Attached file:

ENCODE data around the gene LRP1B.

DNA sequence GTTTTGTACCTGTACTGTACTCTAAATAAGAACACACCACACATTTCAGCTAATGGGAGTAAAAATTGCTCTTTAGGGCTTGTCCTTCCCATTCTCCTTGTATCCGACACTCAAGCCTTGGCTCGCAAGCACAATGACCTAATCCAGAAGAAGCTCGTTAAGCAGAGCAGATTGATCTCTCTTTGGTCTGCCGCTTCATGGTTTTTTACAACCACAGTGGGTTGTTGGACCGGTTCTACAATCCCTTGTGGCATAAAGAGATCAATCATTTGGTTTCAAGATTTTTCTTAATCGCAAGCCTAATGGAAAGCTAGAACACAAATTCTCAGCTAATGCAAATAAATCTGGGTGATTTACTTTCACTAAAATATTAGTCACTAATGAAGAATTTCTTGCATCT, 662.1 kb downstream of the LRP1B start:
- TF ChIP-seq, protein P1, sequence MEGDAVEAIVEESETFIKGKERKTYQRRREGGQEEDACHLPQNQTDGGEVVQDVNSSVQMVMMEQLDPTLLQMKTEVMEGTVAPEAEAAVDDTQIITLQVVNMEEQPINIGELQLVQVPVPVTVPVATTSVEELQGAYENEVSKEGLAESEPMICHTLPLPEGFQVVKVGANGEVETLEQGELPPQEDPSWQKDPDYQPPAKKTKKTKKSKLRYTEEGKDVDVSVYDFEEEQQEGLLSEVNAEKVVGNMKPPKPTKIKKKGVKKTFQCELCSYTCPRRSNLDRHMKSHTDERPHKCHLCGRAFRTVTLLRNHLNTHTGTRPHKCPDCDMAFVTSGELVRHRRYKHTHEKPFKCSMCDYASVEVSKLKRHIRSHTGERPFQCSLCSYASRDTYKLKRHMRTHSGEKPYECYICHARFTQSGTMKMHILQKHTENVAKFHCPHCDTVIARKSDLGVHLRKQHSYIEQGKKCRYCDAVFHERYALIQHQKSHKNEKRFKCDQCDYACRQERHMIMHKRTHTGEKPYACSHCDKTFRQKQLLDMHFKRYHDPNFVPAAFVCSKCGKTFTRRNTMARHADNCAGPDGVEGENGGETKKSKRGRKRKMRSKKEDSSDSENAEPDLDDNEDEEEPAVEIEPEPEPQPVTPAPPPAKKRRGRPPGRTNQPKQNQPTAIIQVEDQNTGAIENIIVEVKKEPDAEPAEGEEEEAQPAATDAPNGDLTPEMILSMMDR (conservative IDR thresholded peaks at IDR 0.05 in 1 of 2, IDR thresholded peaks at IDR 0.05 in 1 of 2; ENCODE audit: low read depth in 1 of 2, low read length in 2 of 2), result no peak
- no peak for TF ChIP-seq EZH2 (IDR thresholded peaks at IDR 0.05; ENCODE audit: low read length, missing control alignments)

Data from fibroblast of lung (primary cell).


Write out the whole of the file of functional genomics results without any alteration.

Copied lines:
ENCODE data around the gene LRP1B.

DNA sequence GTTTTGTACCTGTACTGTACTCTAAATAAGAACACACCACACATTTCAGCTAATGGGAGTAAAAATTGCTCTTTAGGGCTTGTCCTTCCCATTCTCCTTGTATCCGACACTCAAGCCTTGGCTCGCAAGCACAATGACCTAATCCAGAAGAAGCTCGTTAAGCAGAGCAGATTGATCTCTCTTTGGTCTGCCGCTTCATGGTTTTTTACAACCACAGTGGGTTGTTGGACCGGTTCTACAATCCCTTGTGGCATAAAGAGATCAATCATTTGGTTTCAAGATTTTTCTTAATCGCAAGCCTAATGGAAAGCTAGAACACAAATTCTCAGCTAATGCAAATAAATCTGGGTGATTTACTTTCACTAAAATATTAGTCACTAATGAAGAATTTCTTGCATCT, 662.1 kb downstream of the LRP1B start:
- TF ChIP-seq, protein P1, sequence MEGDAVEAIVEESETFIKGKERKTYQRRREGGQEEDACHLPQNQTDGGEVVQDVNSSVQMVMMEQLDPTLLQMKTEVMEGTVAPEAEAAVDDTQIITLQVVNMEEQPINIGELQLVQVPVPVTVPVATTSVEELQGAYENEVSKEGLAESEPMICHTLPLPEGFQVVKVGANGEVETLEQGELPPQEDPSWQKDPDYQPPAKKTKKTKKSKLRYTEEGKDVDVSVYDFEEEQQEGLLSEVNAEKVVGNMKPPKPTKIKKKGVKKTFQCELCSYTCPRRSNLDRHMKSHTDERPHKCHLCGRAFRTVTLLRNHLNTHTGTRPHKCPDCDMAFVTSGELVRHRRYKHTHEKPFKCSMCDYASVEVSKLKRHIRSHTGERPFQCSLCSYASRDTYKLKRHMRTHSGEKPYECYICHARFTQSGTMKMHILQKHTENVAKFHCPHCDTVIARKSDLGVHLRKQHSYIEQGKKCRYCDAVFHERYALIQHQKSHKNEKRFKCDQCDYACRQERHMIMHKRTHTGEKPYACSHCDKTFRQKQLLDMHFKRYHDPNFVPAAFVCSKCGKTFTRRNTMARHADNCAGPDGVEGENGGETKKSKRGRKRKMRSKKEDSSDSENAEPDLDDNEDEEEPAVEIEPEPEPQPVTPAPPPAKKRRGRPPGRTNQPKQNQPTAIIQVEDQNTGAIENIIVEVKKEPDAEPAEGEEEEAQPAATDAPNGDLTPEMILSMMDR (conservative IDR thresholded peaks at IDR 0.05 in 1 of 2, IDR thresholded peaks at IDR 0.05 in 1 of 2; ENCODE audit: low read depth in 1 of 2, low read length in 2 of 2), result no peak
- no peak for TF ChIP-seq EZH2 (IDR thresholded peaks at IDR 0.05; ENCODE audit: low read length, missing control alignments)

Data from fibroblast of lung (primary cell).